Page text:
The LaWS system integrates six solid-state IR beams, tunable to either low output for warning and sensor crippling, or high output for target destruction. The system is powered and cooled by a so-called “skid” that provides power through a diesel generator and is separate from Ponce’s electrical systems.

General Atomics now plans to start testing another potentially revolutionary weapon, a 150-kilowatt class laser Tests possibly on AC-130 gunship. Bradley Heithold, head of Air Force Special Operations Command, in an interview with Breaking Defense. “The technology is ripe for application on an AC-130.”

General Atomics hopes to see AFSOC install a version of the weapon on the AC-130 gunship in the next few years. They also envision equipping the company’s new jet-powered Predator C Avenger drone with a laser derived from their High Energy Liquid Laser Area Defense System (HELLADS).

US Army to develop laser weapons by 2023

The US Army is working on developing offensive and defensive directed-energy laser weapons to enhance military capabilities. U.S. Army representative Mary J. Miller said that American armed forces will be equipped with high-energy laser weapons by the year 2023. Speaking before the House Armed Services Committee’s Subcommittee on Emerging Threats and Capabilities, Miller said the Army is committed to developing offensive and defensive directed-energy weapons, including high-energy lasers. Lockheed Martin has already demonstrated a high-energy laser capable of burning holes in a Ford F-150 at distances of more than a mile under a $25 million contract.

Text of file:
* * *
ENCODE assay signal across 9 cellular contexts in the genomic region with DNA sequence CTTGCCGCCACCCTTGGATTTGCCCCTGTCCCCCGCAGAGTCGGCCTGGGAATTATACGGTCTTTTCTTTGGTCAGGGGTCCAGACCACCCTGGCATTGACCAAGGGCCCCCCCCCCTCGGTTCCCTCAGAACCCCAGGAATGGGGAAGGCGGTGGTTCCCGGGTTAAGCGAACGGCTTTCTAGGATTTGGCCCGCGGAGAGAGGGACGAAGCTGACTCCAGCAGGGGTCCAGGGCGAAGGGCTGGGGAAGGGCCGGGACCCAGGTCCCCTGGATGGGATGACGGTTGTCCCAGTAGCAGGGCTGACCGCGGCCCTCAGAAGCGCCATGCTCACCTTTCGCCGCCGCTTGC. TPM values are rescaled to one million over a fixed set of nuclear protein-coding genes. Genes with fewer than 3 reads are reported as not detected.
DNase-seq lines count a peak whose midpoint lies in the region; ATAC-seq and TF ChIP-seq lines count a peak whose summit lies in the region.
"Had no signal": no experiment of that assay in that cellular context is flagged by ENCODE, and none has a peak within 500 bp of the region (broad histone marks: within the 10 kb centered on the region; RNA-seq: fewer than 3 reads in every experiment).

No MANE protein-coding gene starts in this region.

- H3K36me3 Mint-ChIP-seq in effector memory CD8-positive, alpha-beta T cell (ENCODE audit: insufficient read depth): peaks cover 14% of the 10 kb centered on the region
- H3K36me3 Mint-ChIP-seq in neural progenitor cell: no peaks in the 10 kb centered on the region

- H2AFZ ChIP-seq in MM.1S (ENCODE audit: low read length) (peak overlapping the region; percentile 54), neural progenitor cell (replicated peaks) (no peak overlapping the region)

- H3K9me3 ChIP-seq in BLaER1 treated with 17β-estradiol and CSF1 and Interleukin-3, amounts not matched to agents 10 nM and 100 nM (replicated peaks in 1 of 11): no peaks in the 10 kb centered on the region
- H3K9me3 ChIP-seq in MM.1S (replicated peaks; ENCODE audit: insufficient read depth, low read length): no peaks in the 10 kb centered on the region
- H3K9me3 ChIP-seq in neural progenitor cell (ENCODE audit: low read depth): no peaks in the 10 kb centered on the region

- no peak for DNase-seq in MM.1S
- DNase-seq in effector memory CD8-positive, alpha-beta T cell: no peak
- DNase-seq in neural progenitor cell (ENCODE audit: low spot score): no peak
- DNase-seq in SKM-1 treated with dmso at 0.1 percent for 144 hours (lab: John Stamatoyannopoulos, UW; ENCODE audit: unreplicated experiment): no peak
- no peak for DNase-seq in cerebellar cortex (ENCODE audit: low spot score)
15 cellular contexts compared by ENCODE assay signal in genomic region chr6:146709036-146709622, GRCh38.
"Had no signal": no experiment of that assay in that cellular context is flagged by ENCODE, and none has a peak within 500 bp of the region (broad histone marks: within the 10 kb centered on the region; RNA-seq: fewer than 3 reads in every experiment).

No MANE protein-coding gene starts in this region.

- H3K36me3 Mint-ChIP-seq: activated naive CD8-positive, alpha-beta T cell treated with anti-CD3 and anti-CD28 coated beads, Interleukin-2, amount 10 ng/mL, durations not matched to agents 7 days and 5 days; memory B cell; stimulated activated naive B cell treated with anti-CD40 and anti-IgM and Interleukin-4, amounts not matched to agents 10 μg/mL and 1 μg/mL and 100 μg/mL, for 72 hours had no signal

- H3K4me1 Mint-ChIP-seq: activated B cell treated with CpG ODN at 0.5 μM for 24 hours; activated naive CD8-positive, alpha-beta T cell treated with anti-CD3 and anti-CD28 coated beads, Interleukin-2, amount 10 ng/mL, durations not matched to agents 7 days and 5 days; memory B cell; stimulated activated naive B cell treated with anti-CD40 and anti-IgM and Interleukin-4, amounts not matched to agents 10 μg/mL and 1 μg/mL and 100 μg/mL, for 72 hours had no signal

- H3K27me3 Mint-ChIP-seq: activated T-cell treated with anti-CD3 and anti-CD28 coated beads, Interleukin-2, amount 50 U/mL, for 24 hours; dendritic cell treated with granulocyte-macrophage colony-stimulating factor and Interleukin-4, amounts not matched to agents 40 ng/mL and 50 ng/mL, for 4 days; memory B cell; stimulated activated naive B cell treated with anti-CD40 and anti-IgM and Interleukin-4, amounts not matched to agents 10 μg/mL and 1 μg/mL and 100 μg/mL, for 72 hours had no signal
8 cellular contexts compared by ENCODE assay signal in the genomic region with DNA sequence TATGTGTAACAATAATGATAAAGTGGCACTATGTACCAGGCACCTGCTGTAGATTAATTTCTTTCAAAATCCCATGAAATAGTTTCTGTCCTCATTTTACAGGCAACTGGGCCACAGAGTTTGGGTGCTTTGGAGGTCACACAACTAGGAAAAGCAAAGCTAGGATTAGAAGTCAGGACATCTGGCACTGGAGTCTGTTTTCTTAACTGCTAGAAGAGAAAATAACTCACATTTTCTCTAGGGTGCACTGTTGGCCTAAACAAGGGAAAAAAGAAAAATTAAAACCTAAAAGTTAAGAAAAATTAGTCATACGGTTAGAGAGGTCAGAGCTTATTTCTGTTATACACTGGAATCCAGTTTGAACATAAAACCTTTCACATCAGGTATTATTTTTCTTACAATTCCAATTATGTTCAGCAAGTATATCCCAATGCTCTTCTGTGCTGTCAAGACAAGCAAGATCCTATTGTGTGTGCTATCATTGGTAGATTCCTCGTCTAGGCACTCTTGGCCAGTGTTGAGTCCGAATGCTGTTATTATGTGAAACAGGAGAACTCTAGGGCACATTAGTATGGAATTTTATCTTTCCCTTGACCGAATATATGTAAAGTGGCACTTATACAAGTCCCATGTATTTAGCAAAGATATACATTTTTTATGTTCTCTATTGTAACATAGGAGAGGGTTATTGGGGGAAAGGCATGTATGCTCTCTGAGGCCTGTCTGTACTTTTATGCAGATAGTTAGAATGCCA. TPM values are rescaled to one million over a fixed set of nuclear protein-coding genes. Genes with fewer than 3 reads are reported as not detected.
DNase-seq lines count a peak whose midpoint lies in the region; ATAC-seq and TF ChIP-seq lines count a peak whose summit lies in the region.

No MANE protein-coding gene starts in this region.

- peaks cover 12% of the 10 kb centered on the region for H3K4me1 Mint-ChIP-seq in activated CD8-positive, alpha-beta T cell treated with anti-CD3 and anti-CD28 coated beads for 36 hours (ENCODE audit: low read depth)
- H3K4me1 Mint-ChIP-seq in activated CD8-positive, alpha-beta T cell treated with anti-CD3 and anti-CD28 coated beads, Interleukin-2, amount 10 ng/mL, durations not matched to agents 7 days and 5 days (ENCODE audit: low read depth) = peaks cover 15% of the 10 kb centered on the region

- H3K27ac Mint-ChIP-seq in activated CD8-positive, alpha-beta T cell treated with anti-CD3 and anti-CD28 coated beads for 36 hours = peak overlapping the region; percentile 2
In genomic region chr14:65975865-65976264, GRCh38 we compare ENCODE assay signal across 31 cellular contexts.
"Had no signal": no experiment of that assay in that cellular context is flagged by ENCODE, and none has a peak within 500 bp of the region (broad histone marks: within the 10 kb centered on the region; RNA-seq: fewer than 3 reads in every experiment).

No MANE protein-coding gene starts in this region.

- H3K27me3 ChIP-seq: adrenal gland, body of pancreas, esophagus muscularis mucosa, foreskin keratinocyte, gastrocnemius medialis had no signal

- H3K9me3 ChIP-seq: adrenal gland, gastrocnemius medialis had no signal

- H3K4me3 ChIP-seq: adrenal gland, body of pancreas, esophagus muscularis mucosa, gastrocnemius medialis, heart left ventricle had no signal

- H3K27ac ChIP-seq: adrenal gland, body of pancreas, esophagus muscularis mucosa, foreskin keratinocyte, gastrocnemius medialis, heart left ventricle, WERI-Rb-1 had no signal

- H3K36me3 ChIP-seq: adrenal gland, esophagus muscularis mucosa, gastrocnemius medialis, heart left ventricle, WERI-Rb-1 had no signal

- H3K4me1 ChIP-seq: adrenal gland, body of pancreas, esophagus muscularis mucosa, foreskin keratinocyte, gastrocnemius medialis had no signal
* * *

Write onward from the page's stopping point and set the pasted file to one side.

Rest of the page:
Lasers have been promised for a long time, but they’ve never held up and delivered what was asked for, so the operators are rightfully skeptical,” Miller said to lawmakers. However, the Army is currently testing laser weapons in “operational environments” with the goal of delivering reliable directed-energy weapon systems within 10 years. “We have to make sure the lasers work and do the full set of scopes against the threats we project,” Miller said. “And those threats include the counter-rockets, counter-artillery and counter-mortar as well as [unmanned aerial vehicle] and cruise missile threats.” The weapons are scheduled to be developed and integrated into the Indirect Fire Protection Capability programme by 2023.